With many sunny days in the forecast for this week, I’ve been tackling refinishing our deck. Our deck is almost 11 years old, and it’s made of pressure-treated pine. As anyone who has a wood deck knows, they are unfortunately not maintenance-free. This will be the fourth time I’ve refinished this deck.
My day was filled with swapping sander belts, slapping sunscreen and sipping Cokes in the sunshine! Despite its age, the wood was sanding down nicely in prep for staining.
One corner of our deck has a shepherd’s hook clamped on the rail. I’ve had this hook in the same place since the deck was built, and it’s only been removed during deck refinishings. It usually has a hanging basket planter on it brightening up our deck space with flowers.
Honestly, I’ve never given much thought to this hook until today. As I was sanding the deck rail, I got closer to the corner where the hook was clamped. I unscrewed the clamp, moved the hook, and continued sanding. Then I noticed that the wood under the hook was soft.
That’s not good, I thought.
I grabbed a screwdriver and pressed it into the wood, and it easily sunk about half an inch.
That’s really not good.
I started chipping the rotted wood away, and I found that I’d excavated a hole about the size of a fifty-cent piece in our deck rail.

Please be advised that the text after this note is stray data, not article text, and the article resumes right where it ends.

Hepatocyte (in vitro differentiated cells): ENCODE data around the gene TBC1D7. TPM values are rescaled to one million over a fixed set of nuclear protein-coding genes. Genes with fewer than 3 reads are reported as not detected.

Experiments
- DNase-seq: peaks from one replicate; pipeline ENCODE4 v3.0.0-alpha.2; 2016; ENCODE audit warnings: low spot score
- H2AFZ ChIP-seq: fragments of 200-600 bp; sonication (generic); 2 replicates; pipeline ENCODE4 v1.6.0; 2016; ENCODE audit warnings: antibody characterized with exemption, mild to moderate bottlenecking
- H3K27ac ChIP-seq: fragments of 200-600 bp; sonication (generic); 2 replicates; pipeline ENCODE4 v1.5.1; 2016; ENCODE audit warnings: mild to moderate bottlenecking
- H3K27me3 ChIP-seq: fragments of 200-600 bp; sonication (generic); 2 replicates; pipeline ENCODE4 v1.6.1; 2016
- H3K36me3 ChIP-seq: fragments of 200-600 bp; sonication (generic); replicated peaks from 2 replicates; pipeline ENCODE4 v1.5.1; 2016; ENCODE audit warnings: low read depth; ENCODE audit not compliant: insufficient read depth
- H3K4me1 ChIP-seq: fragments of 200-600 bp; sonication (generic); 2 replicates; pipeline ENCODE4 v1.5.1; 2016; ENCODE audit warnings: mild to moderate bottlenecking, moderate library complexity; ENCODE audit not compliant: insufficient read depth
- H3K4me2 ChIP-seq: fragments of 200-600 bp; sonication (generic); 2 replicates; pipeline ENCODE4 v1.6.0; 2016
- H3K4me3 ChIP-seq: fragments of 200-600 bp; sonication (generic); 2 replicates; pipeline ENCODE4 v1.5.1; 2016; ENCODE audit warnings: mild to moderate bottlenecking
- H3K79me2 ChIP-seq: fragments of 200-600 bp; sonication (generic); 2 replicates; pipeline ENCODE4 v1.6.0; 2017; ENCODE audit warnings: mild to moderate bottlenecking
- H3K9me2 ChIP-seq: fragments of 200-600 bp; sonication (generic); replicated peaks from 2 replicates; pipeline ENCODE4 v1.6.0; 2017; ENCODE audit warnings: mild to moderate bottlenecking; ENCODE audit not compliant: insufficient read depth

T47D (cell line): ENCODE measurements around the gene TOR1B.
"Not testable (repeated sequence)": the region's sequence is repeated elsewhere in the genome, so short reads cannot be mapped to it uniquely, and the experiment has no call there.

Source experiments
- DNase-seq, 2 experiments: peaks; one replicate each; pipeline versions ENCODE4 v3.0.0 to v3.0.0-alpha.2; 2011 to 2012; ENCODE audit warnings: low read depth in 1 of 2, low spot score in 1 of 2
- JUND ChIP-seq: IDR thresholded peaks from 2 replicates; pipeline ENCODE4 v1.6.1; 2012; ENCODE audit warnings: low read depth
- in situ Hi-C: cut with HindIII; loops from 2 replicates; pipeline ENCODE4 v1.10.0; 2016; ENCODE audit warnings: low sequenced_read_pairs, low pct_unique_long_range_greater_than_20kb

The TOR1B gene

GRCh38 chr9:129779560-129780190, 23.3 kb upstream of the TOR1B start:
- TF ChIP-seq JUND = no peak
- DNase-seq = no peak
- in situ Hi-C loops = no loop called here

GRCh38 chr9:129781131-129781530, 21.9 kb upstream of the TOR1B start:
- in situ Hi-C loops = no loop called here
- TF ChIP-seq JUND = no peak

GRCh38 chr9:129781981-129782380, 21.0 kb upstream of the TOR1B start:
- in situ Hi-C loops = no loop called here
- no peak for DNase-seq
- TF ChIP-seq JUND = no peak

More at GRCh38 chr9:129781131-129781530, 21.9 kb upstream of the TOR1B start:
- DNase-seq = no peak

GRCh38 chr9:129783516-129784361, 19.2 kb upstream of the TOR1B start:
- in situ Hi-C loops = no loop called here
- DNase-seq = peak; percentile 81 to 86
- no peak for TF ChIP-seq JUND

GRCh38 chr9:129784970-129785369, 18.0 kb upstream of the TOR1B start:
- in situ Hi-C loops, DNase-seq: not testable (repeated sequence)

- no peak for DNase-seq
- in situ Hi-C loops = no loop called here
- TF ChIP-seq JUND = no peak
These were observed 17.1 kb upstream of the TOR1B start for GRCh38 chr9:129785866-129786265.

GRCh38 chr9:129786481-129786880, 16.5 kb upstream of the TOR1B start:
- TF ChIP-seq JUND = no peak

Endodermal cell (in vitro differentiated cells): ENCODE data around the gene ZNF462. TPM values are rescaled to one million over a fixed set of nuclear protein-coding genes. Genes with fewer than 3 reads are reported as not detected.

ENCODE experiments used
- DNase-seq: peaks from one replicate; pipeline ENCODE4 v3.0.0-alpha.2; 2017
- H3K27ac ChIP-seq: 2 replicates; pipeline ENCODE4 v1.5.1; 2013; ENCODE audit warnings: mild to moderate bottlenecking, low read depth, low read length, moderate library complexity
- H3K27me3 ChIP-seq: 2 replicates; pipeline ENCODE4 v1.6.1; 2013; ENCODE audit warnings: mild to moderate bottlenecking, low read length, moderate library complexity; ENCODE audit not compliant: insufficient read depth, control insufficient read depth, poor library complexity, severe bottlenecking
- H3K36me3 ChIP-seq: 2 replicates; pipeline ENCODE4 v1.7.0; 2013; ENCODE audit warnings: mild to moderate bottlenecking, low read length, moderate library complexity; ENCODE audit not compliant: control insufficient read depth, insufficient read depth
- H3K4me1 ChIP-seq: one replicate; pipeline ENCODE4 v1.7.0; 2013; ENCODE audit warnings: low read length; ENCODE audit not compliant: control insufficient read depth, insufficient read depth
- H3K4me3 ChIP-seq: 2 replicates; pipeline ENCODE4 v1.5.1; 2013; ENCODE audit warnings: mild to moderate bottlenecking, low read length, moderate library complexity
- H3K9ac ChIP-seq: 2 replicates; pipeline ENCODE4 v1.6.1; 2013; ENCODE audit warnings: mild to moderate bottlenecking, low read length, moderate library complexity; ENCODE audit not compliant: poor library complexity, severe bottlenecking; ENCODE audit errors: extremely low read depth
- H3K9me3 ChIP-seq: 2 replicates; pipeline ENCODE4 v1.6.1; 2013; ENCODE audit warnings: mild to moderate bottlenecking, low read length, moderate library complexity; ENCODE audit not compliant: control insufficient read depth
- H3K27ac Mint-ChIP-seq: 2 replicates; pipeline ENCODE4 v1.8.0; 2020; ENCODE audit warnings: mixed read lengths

I pondered whether or not it was worth attempting to dry out the wood, then fill this hole with an epoxy product — or just rip the board off and replace it. I stuck the screwdriver into the hole again and found that I was able to slide almost the entire length of it sideways into the hole.
How bad is this?
I continued “excavating.” A piece of wood popped out of the top of the deck rail a few inches from the hole where the shepherd’s hook had previously been clamped. I stuck the screwdriver in that spot and began removing more rotten wood from the rail.
When I could scrape no more rotten wood out of the deck rail, I was left with this:
Oh my. Isn’t it incredible what water and time can do? I never once considered that the shepherd’s hook could do so much damage to our deck simply by being clamped to the rail. Years of water being trapped under the clamp caused the wood to rot not only under the clamp itself, but all the way down the rail from that point. This is the only piece of wood with rot on the entire deck.
Tomorrow, I’m buying a new deck rail… and I won’t be re-hanging our shepherd’s hook.